“Our lives are a series of introductions.”
That’s the take on this summer’s Green Box Arts Festival by co-founder Larry Keigwin.
The festival in Green Mountain Falls introduces people to all forms of arts, from a world-class hanging sculpture to premier music and dance performances.
“We live in a world that can be so isolating, and perhaps sometimes community is missing. And when we have art in our lives, it can be bonding, it can be collaborating,” Keigwin said. “It can get us outside of ourselves and, as the old saying goes, ‘Art reflects life.’”
This 10th annual festival will feature Janet Echelman’s “1.8 Green Mountain Falls” hanging sculpture, and composer Eric Ewazen, inspired by her work, will premiere a trombone and percussion three-movement piece, “Cycles of Time.”
“I looked at the picture of Echelman’s sculpture, and that was it. ‘Cycles of Time.’ All I can say is that what struck me is that it is this wonderful billowing, flowing, really beautiful kind of texture,” Ewazen said. “It was intriguing. My eyes were flowing.
“When looking at different kinds of music, I’ll also look at visual art. And then I’ll compare visual art to the music. I looked at the sculpture over and over again. It gave me the feelings that I wanted to create.”
Ewazen — commissioned by trombonist and longtime friend Jeremy Van Hoy — embarked on his three-step composition method with pencil, paper and piano.
“First, I come up with chords I like and then make them up with the melody that I like. Stage two, I decide on the mood, and then I decide on the overall feeling that I want to convey. And stage three, I come up with a very specific melody and schemes. Then I just keep workin’ on it.”
By synthesizing the trombone’s billowing sound with the lush chords of a marimba, Ewazen said, the piece reflects a complete cycle. It opens with a booming collaboration of trombone and percussion, slowly transitioning into the second movement: a trombone soliloquy accompanied by soft cymbals and drums.
“The last movement is a bright sound. It’s a cycle and reflects the whole idea of returning back to the chordal instruments in the percussion. But this time, there’s a brightness to it, and I use the vibraphone to complete the piece.”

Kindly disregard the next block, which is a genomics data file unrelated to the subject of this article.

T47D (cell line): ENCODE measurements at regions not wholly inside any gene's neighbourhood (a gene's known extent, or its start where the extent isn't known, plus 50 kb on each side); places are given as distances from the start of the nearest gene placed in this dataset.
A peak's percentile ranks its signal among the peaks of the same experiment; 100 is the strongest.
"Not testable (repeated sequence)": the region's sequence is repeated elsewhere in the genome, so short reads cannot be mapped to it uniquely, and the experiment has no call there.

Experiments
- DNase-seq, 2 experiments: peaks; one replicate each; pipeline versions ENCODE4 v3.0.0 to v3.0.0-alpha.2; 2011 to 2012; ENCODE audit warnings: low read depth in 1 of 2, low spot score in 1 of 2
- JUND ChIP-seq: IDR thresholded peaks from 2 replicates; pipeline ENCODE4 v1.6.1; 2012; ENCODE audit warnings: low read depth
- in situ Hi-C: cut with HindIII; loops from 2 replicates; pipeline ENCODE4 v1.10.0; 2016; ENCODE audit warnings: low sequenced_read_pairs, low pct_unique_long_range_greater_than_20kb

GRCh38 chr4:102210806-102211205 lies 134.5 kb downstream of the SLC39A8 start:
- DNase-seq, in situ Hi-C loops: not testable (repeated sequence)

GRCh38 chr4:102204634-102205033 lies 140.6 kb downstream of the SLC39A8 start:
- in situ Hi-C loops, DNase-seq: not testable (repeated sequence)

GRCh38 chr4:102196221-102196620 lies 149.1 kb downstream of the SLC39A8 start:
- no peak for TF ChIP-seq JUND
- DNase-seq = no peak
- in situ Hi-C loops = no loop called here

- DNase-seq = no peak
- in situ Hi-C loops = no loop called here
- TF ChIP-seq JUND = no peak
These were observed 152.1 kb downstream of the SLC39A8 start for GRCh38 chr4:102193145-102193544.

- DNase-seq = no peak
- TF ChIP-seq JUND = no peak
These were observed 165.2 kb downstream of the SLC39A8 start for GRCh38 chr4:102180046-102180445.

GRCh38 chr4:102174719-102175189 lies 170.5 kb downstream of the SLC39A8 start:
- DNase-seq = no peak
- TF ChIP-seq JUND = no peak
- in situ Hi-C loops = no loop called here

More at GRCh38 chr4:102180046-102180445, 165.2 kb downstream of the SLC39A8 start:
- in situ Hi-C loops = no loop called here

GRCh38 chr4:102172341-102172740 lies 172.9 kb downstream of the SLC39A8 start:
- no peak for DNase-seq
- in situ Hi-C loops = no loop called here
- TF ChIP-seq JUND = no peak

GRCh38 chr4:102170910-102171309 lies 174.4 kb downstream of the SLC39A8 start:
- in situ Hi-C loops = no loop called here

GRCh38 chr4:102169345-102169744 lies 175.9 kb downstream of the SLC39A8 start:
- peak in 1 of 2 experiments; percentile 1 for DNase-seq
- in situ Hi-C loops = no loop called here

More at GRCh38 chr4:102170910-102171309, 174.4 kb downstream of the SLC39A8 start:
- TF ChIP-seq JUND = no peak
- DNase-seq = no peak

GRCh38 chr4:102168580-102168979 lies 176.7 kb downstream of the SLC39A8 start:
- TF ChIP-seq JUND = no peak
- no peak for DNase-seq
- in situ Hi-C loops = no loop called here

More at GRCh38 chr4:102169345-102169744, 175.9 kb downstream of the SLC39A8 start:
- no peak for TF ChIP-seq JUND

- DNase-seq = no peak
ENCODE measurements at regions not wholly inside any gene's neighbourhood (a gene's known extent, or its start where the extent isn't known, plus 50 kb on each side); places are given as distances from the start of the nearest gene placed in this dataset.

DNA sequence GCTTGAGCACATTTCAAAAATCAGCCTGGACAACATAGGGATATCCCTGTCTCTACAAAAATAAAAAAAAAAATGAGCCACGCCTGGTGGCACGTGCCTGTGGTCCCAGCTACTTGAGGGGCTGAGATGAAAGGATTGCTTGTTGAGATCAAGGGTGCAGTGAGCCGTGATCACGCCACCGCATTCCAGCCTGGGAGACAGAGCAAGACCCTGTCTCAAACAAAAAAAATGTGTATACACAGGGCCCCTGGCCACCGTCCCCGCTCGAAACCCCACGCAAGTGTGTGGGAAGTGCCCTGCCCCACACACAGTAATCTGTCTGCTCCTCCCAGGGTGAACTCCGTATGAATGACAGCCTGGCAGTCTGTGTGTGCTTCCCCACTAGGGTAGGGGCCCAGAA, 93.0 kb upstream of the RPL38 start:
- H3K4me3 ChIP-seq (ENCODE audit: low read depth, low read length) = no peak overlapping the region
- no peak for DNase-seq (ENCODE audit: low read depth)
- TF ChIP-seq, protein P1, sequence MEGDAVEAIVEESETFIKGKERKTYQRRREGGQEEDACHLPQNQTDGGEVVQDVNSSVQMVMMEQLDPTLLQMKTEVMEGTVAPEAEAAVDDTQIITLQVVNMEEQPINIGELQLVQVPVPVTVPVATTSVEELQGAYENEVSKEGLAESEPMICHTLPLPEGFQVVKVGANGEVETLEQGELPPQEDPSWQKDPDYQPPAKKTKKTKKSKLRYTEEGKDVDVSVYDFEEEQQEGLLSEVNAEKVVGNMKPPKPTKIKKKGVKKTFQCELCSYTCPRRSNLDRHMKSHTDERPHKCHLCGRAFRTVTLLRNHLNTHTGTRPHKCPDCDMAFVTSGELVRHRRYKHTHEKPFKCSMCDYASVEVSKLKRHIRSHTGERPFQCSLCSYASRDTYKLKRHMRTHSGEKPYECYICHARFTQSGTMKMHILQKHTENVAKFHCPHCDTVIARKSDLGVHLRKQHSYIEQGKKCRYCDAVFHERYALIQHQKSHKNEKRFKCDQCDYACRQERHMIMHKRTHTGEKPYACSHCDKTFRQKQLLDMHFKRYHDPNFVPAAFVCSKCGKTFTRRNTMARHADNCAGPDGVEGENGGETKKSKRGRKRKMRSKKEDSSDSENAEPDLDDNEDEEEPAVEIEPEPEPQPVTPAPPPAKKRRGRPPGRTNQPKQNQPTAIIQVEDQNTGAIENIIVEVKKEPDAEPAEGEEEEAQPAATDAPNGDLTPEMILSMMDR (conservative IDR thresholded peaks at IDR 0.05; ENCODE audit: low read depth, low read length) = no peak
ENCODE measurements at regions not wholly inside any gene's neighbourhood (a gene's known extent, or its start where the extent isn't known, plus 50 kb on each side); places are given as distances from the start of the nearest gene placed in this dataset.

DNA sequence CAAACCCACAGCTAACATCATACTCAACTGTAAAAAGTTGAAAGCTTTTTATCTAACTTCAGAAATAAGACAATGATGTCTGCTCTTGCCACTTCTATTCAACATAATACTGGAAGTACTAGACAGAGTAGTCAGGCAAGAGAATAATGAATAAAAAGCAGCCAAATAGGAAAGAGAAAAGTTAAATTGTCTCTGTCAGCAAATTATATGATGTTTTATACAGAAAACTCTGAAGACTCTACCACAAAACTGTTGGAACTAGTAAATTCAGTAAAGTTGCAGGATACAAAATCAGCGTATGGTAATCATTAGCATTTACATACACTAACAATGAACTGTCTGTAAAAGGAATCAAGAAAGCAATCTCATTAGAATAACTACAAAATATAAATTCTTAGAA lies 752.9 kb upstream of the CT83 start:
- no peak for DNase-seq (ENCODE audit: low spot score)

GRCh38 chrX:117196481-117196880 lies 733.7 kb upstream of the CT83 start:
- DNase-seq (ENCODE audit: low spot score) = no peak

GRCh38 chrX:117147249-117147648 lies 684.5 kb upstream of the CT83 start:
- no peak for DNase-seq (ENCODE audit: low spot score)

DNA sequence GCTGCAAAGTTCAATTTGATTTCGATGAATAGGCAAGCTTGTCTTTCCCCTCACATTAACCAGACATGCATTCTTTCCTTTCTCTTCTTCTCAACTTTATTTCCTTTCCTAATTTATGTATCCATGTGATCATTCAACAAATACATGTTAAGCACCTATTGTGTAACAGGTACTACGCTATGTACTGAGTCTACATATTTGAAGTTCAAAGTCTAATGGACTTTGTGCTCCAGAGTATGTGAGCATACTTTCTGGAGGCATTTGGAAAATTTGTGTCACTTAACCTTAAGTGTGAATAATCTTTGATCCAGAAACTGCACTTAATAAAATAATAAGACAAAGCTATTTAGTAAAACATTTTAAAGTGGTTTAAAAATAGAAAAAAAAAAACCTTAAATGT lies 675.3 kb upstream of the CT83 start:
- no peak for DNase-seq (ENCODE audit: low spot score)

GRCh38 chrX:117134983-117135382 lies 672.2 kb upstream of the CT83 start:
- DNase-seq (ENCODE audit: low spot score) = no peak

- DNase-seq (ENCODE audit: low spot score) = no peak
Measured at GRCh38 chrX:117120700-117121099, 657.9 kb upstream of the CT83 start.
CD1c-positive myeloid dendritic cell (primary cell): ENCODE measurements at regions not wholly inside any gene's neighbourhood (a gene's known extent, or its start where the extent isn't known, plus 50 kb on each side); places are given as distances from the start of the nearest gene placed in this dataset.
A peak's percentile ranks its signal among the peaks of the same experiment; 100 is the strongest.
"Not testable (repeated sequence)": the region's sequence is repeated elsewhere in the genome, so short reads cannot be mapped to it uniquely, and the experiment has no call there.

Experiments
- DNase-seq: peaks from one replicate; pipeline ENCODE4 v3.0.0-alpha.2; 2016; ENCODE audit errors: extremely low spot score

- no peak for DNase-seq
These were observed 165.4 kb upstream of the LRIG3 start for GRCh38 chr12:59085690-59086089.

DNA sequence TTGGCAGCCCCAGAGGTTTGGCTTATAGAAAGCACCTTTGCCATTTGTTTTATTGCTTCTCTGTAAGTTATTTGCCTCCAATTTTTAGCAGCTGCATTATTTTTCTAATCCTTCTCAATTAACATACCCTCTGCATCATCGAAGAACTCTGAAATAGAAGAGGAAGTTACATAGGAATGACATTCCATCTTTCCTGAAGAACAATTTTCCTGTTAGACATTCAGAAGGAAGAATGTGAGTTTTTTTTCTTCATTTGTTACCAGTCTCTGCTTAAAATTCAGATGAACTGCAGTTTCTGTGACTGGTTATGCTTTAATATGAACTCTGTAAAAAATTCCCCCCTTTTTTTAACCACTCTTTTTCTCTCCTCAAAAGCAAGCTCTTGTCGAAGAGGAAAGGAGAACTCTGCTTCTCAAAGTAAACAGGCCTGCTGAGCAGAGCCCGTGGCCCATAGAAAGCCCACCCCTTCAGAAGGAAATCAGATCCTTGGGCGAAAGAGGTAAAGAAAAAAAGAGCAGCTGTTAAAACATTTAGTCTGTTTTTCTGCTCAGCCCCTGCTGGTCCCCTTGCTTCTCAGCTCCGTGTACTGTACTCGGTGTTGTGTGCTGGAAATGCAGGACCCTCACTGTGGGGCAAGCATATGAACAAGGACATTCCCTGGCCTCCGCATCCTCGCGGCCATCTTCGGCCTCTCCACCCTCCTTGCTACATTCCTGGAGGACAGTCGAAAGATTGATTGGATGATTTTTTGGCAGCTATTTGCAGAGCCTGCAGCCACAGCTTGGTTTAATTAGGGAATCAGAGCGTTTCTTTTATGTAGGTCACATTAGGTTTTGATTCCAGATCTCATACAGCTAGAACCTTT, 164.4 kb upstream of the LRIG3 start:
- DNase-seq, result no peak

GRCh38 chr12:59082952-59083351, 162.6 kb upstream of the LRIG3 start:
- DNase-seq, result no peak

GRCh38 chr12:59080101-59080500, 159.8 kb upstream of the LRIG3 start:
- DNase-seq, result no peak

The sculpture is part of Echelman’s Earth series, inspired by the interconnected cycles of the Earth.
“The title of the piece is ‘1.8,’” she said, as a day changes by 1.8 microseconds when the tectonic plates shift. “It’s a shift in the Earth’s mass that speeds up the changes of the Earth and shortens the amount of time in a day.
“There’s a transformation from day to night. In the sunlight, there’s more of an experience of wind patterns. We can’t see it unless there is a surface that is bending to it. The sculpture becomes a way to see the wind. At night, colored lights illuminate the colors of the sculpture in ever-changing patterns.”
Also featured at the festival is “TRUCK,” the newest dance performance by Art Bridgman and Myrna Packer, Guggenheim fellows in choreography and co-founders of Bridgman/Packer Dance.
“TRUCK is both playful and evocative. The work is full of surprises,” Bridgman said. “Over the past 18 years, we have developed a genre that integrates live performance and video technology, melding the two art forms to challenge perception while posing the question: ‘What is real and what is image?’”
The festival’s performances and exhibits are quality, energy and international caliber at their finest, Echelman said, and Ewazen says these performances bring an artist’s solitary work to life.
“The act of composing itself is a solitary profession, like the art of painting ... It just sits there until a person plays it, and that makes it special. We live, composers live, to see this music come to life.”
By Sofia Krusmark